Europe 2016: What I learned

Well, our fantastic family trip to London and Ireland is done and while it’s great to be home, I can’t believe three and a half weeks went by so quickly. Overall it was a wonderful trip, from the museums and monuments of the British capitol to the green hills and ancient ruins of Ireland to the surreal craziness that was my first experience of a Star Wars convention. We had learned a lot about travel with kids from our earlier trips and were able to enjoy our trip without any major complications. But still, there are always lessons to be learned and this trip provided me with a few new tips to file away for future use. In no particular order, these include:

1) My husband is only a very slightly fanatical Star Wars fan

As I mentioned earlier, this entire trip began with my husband’s desire to attend Star Wars Celebration Europe in London in mid July, a three day event held at the ExCel convention centre just outside central London. I generally view his little Star Wars obsession as nutty but harmless. It turns out that on the nutty scale, he’s maybe a 1.5 out of 10. The level of fandom I encountered at this event was beyond anything I could ever have imagined. The scale and commitment of some of the costumes and the interest and knowledge of the minutia of the Star Wars franchise was mind boggling. At times I felt a bit like an anthropologist delving into an exotic and undiscovered culture as I walked around the convention floor.

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2) Apartments are great

We rented a one bedroom apartment in London for our eight days in the city and I’m very glad we went that route. It’s an overwhelming and exhausting city at times and having a bit more personal space and the comforts of home makes everything much easier. We were able to have all of our breakfasts and most of our dinners at home and that greatly helped both our budget and our health. And speaking of food…

3) Everyone needs Tesco Express

There was a small grocery store near our apartment called Tesco Express. There were similar stores scattered all over London, there always seemed to be one a few minutes away. They were a bit like North American convenience store except for one major difference: they actually sold real food for reasonable prices! Many items, like dairy products, pasta, snacks, sauces, bread and other staples were actually cheaper than what I usually paid at home. And while selection wasn’t great and I probably couldn’t do all my shopping there, they did have a reasonable selection of fruits and veggies and other fresh foods. I was able to make nutritious evening meals and breakfasts for my family for less than ten pounds a day.

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4) Kids don’t appreciate ruins

We did a lot of ruins this trip. Ireland has many, many old crumbling piles of rocks. Some are impressively restored and explained with crowds of bus tourists and souvenir stands. Others sit abandoned in fields, open to anyone to explore with only the local sheep to keep watch. We found this incredibly amazing. Our kids found this incredibly boring. We did our best to try to bring them to life, to research what we were seeing and explain things in kid friendly ways. Sometimes they had a short burst of interest. Mostly they kicked at the stones, tried to feed grass to the sheep, asked why they weren’t allowed to climb them for the tenth time and wanted to leave. Oh well, we can only hoped they will remember something.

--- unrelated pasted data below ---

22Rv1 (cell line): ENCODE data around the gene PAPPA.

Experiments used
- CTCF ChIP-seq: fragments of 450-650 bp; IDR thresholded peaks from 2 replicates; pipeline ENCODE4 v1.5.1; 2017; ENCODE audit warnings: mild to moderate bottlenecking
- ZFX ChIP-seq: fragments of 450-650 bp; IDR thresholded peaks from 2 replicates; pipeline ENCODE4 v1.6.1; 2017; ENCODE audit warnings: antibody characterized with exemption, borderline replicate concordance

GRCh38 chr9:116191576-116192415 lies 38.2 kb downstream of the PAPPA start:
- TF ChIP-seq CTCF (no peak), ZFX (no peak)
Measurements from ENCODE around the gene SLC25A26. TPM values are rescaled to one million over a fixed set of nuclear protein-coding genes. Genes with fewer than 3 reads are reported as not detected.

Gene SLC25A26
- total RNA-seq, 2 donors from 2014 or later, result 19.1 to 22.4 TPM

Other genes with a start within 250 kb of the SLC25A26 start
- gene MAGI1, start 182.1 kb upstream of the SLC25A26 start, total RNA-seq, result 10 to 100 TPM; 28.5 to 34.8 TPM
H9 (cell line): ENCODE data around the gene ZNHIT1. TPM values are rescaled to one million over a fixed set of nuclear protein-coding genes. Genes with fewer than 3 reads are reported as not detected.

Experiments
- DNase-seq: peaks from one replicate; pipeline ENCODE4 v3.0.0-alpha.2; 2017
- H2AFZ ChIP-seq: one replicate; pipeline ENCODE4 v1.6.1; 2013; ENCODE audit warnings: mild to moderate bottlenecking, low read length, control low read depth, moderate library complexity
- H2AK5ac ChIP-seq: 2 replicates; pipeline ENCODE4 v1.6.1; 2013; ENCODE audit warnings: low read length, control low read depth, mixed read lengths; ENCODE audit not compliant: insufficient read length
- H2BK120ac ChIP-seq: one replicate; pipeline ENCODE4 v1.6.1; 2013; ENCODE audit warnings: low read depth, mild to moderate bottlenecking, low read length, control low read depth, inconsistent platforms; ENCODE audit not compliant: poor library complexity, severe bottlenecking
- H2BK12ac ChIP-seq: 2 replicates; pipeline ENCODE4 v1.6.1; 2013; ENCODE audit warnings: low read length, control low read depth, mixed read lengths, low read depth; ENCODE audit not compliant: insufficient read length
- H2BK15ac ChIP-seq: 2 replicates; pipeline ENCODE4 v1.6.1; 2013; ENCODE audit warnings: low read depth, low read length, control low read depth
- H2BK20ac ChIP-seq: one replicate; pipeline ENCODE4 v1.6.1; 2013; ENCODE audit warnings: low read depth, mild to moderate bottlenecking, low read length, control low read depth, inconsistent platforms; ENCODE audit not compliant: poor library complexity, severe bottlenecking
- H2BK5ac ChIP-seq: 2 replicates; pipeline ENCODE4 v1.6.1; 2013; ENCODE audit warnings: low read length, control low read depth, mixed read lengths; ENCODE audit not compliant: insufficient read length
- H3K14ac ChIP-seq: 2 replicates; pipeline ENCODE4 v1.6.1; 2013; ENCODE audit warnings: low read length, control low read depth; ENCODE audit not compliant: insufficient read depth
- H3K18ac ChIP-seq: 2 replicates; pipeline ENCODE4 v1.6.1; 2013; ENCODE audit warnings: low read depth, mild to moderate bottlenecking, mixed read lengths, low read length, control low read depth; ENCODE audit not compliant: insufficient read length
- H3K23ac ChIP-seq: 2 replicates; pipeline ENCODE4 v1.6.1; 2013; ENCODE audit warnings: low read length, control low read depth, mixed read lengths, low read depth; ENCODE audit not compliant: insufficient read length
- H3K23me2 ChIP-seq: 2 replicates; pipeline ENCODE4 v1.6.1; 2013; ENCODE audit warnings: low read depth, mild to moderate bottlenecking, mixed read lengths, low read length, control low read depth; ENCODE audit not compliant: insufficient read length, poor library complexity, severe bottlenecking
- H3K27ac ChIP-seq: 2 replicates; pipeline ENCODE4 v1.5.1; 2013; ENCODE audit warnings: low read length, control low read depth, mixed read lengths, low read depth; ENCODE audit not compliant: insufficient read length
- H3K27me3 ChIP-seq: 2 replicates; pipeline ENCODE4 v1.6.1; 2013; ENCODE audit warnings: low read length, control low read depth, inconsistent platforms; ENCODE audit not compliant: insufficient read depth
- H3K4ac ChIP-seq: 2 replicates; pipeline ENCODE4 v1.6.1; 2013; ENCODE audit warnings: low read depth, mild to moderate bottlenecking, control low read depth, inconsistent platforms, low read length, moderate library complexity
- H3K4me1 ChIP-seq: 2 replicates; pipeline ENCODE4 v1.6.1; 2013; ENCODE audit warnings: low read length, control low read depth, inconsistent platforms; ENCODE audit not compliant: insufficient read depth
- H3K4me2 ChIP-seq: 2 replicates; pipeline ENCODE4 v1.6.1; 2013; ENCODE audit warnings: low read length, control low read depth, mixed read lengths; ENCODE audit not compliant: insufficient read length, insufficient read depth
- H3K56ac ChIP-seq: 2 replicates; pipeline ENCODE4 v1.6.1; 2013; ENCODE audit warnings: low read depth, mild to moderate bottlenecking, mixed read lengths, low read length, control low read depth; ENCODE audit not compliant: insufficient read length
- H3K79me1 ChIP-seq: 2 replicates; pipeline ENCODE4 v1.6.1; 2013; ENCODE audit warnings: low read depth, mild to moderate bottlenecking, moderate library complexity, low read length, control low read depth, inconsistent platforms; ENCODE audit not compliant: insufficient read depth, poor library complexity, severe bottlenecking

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5) Kids do appreciate playgrounds

We found some fantastic playgrounds on this trip. In London we found a map that showed local playgrounds and found a few small ones near the sights we were planning to see. In Ireland we were able to visit some fantastic playgrounds in Dublin, Kilkenny and even on the Aran Islands and we were able to take the time to just hang out there and let the kids do their thing. We learned to not underestimate the positive impact a spell in the playground could have on our day.

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6) Ireland is incredibly friendly

We spent two weeks in Ireland and I don’t think we met a single grumpy person. Pretty much every person we met was helpful, considerate and friendly. One worker in a store actually left his store and walked down the street to point out a different store that had what we needed. There’s just something wonderful about being surrounded by so much pleasantness all the time.

7) Medieval castles have spiders

It turns out that 500 year old castles have a lot of cracks and crevices. Spiders really like cracks and crevices. Somehow, I never really thought about these fact before, but there you are. For some reason, Disney left that little fact about being a princess out of their movies.

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So that’s all I can think of for now. I’ll write more about the places we visited when I’m able to stay awake past 9pm again!




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